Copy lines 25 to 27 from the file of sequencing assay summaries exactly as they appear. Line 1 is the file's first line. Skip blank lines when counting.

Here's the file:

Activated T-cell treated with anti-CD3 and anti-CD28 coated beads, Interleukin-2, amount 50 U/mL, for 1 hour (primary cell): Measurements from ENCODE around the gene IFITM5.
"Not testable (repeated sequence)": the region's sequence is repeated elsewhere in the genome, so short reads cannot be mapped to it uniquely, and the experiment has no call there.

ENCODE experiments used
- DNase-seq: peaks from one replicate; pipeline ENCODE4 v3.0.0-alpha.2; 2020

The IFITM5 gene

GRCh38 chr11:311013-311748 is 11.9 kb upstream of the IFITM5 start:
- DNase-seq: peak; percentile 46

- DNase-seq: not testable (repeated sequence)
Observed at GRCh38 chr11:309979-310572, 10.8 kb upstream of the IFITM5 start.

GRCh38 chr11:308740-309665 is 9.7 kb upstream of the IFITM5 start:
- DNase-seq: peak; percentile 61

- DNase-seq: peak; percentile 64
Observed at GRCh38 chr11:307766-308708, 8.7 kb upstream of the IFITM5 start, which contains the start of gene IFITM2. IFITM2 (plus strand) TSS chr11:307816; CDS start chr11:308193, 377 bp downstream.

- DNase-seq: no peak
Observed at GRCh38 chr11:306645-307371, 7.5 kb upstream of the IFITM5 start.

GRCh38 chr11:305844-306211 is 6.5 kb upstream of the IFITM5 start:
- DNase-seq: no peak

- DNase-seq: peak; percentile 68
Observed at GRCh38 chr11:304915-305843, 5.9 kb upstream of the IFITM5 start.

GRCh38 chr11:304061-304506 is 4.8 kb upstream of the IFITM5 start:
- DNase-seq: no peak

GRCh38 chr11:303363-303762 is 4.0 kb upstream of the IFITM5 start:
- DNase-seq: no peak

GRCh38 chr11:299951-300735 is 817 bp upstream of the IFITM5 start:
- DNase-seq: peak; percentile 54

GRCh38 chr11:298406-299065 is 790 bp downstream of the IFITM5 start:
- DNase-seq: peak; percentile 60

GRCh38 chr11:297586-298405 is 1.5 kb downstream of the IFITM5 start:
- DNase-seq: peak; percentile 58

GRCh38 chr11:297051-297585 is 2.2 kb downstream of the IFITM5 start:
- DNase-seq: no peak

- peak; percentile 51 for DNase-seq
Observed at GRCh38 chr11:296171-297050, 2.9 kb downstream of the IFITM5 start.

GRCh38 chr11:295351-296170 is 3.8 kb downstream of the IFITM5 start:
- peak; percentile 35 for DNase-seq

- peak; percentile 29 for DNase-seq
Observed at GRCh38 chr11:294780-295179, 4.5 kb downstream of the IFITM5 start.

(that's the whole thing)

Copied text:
- DNase-seq: peak; percentile 54

GRCh38 chr11:298406-299065 is 790 bp downstream of the IFITM5 start:
- DNase-seq: peak; percentile 60